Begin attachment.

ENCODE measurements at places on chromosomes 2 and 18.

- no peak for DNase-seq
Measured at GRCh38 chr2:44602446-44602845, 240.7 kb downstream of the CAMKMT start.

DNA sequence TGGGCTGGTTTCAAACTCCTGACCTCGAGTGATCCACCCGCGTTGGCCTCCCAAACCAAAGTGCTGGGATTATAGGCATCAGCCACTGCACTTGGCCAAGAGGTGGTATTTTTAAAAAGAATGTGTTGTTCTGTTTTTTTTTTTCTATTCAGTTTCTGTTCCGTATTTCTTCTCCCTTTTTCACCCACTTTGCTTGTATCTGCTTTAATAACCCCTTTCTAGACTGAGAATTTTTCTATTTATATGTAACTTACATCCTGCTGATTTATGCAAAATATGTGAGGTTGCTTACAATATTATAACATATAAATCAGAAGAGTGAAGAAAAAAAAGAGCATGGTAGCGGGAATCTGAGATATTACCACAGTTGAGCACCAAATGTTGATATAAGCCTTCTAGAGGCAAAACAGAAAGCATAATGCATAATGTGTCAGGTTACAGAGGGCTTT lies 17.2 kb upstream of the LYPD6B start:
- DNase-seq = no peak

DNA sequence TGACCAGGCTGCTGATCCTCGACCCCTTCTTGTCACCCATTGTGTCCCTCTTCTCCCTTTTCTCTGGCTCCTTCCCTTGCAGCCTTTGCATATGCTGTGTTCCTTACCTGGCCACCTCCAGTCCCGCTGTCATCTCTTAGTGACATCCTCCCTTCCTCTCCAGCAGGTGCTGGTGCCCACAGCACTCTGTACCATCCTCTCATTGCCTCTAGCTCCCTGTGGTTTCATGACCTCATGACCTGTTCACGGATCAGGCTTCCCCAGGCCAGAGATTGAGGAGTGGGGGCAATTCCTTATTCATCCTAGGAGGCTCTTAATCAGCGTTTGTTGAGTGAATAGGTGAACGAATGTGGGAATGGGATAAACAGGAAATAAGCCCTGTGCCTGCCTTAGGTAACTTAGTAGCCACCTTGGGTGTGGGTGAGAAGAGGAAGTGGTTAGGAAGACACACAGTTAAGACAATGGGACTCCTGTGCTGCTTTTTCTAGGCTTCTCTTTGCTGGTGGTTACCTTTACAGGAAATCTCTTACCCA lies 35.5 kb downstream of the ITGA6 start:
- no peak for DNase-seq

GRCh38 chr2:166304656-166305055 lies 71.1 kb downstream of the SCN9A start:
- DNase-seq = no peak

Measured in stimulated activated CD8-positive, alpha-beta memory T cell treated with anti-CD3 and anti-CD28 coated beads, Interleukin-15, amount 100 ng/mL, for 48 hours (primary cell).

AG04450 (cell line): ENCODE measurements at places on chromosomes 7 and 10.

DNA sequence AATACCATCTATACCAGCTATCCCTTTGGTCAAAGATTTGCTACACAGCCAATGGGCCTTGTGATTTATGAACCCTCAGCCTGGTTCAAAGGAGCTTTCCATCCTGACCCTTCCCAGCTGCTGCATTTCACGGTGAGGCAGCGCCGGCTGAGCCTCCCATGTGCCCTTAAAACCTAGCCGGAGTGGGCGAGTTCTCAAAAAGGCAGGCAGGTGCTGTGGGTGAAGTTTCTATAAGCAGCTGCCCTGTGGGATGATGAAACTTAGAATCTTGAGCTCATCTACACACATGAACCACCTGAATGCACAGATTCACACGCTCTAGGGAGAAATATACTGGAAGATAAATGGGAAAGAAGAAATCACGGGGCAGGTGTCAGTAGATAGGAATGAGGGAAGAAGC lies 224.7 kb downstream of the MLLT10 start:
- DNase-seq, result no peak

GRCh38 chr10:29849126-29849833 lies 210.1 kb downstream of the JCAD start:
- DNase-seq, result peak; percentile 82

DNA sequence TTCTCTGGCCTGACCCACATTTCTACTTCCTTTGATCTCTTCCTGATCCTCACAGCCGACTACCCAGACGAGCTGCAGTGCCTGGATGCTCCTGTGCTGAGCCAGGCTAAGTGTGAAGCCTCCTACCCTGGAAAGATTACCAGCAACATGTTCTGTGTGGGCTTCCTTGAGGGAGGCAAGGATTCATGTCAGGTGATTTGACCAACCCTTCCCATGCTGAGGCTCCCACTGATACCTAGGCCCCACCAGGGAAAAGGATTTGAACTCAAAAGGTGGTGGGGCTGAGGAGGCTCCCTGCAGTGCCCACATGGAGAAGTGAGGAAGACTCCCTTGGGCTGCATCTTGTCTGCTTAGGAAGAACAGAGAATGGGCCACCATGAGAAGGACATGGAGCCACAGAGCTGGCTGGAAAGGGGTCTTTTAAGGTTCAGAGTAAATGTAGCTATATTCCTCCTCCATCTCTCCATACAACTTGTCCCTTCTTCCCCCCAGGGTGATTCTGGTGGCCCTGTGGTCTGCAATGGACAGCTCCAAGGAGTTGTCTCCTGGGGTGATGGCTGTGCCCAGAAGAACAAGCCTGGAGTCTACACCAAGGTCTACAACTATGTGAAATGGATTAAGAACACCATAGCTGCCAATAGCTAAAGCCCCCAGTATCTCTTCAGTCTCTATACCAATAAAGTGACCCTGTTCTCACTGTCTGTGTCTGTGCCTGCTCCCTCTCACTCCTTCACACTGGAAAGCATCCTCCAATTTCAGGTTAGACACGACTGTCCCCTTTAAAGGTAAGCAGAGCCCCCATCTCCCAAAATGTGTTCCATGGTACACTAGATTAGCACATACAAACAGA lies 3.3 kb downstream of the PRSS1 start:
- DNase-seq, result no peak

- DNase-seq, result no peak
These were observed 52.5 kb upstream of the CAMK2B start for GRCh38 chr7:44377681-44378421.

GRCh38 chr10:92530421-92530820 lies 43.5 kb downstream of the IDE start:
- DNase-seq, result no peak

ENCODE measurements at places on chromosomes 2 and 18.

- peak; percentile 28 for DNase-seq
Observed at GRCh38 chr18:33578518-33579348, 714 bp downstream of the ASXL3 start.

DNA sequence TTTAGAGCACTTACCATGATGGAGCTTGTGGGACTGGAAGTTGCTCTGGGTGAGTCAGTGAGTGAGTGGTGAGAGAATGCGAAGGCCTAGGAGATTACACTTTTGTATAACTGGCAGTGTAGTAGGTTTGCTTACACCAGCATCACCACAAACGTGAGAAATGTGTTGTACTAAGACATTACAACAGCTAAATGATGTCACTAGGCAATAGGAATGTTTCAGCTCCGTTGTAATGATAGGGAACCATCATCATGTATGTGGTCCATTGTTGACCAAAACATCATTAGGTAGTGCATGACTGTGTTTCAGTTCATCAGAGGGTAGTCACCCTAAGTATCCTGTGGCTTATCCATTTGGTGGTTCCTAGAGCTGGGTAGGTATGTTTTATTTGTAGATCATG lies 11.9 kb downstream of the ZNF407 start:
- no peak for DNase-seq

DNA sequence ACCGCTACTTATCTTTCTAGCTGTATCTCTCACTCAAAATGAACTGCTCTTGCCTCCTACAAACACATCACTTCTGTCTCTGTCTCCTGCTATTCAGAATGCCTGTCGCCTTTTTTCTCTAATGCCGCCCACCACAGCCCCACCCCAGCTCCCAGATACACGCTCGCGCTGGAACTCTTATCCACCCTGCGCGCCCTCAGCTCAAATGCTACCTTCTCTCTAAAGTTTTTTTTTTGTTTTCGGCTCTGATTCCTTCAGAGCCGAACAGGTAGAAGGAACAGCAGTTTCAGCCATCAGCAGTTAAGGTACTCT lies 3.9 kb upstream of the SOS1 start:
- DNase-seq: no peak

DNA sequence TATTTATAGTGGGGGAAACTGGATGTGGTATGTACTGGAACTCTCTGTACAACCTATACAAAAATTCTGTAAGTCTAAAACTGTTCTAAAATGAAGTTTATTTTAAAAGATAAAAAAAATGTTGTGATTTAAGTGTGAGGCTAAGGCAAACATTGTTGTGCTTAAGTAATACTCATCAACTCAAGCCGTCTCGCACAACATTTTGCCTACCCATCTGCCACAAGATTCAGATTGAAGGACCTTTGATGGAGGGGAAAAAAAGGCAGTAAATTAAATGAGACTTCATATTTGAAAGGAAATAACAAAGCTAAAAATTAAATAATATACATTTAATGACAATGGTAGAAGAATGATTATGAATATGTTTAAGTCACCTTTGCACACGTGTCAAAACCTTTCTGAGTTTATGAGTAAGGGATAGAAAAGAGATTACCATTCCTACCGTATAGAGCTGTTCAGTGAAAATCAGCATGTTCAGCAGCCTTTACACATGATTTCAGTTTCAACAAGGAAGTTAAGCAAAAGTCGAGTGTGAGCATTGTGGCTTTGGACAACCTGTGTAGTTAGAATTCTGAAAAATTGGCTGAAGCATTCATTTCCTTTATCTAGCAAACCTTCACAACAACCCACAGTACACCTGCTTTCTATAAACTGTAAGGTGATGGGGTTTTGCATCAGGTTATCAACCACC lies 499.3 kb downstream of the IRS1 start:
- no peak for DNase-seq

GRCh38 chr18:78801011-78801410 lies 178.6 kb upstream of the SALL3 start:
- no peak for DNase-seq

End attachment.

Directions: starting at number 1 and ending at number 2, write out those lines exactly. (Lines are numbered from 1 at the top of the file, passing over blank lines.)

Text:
ENCODE measurements at places on chromosomes 2 and 18.

- no peak for DNase-seq